“Eleven years ago this month, Sir Elton John proposed to his partner, David Furnish, thus formalising a relationship that — as the whole world knows — has blossomed into one of the most blissfully happy of show business marriages.
“We know this, of course, because Sir Elton and David have been generous enough to share almost every detail of their relationship and family life through the pages of celebrity magazines, in high-profile TV interviews and on social media … Truly, they come across as a wonderfully loving couple.”
Leaving aside the need to wipe the screen of one’s laptop and overdose on anti-nausea medication, there cannot now be a literate person in the British Isles who does not know that Elton John and his husband David Furnish are the couple at the centre of the long-running “PJS” injunction*. The journalist who typed that saccharine-fogged horror knows this, just as everybody with access to the Internet knows.
The courts have become Canute's courtiers standing in a digital tide.
Here is the back story. In 2011 Furnish flew to the US for a tyrst with a gay couple who subsequently (no honour amongst sluts) tried to sell a kiss-and-tell to The Sun newspaper.  The Sun, in the course of preparing the article, contacted the lawyers of Elton John and David Furnish. In very short order the Elton Johns were granted a ferocious anonymised injunction which forbade publication of the article. It was largely argued on the grounds of protecting “their” children's privacy. The facts were not in dispute. But nothing at all might be written about the matter in England or Wales.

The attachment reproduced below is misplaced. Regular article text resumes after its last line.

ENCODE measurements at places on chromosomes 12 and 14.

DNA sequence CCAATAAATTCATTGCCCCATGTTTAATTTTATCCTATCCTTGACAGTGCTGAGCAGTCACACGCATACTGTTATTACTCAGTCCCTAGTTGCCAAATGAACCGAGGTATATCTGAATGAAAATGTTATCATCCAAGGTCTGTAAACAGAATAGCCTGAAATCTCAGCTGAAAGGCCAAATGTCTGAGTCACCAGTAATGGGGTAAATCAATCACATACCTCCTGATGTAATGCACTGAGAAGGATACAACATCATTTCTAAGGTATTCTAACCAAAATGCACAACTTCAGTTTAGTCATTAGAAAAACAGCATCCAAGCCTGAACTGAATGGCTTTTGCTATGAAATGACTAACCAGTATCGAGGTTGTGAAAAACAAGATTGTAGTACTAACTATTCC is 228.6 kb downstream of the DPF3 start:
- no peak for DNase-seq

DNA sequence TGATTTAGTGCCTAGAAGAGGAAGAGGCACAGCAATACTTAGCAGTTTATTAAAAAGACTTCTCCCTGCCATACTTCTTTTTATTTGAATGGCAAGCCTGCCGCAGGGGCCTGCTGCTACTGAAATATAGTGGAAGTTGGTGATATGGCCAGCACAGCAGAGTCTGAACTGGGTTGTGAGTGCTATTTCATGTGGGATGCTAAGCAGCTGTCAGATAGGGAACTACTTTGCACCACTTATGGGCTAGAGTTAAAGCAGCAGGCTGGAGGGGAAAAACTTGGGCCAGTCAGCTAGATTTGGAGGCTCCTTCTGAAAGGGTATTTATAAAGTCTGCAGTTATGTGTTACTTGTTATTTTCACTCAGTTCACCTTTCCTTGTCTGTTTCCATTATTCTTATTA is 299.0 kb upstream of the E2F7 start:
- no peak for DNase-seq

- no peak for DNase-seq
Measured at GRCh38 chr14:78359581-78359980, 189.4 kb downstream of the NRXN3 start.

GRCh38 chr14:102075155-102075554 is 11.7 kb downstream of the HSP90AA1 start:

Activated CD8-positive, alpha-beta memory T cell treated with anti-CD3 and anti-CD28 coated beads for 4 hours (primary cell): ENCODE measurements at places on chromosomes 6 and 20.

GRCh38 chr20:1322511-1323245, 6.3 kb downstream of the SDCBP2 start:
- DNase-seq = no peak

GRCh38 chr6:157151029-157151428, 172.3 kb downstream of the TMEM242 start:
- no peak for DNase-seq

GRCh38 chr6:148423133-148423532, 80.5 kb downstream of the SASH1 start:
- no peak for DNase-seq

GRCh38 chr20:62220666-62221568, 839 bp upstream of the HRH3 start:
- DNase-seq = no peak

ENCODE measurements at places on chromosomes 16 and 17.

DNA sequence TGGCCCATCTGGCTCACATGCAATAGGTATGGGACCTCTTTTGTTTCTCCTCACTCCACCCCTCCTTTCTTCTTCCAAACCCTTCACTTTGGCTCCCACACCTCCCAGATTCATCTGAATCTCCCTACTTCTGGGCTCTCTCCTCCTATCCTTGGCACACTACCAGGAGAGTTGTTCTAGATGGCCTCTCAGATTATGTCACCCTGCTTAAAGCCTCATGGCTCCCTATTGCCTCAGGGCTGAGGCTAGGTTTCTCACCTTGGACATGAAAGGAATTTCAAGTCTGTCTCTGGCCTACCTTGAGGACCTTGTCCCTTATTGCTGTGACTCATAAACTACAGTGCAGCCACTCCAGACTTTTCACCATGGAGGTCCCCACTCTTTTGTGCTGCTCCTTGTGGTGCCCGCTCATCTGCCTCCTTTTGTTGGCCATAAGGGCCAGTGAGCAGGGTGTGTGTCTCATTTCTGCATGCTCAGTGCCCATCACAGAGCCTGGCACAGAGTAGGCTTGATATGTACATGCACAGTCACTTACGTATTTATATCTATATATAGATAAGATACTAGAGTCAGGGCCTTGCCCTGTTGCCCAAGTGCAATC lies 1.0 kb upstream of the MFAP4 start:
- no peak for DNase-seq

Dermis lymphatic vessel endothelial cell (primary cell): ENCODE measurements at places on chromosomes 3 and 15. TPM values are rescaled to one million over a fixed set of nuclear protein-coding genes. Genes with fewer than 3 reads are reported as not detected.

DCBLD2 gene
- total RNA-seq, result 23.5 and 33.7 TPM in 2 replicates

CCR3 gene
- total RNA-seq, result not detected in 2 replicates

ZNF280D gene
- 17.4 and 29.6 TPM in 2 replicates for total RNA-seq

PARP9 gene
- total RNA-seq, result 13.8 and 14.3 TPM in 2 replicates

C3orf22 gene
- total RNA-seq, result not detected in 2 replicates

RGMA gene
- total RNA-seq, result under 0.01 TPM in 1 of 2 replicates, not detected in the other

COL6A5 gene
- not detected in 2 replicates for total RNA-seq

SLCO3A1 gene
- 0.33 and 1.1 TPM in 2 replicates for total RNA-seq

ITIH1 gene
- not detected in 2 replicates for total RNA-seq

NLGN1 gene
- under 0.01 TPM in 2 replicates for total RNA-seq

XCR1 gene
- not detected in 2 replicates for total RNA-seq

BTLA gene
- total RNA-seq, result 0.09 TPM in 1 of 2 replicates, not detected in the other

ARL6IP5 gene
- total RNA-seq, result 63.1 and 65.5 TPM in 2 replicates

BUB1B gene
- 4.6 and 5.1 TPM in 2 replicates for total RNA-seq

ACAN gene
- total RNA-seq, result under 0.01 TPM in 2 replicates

Fleet Street has protested vigorously against the gag, with The Sun calling “on our loyal readers to help end the farce that means we can’t tell you the full story of the celebrity father’s threesome” by writing to their MPs “to get them to voice the public outcry in parliament and bring an end to this injustice.” To no avail.
The Internet is international, not bound by a London court and sites on servers in California, Canton and Cavan can be read by English men and women, making the court's action seem futile. But with the great blunt mace of the injunction the court has fiercely coerced the local press and the public into silence. The English can read news on foreign websites but they will be punished if they discuss it on local ones.
This absurdity is late Tudor England with electric lights. The court has infantilised the English in a desperate attempt to preserve a propaganda Potemkin village for the Establishment.
The court, wittingly or unwittingly, has made itself a partner in a vicious hypocrisy. It is defending the illusion of Elton John's ideal family life against a sordid reality in which his children are mere bagatelles. Still worse, it pretends to do it for the sake of the children -- so that the great and good may go on lying.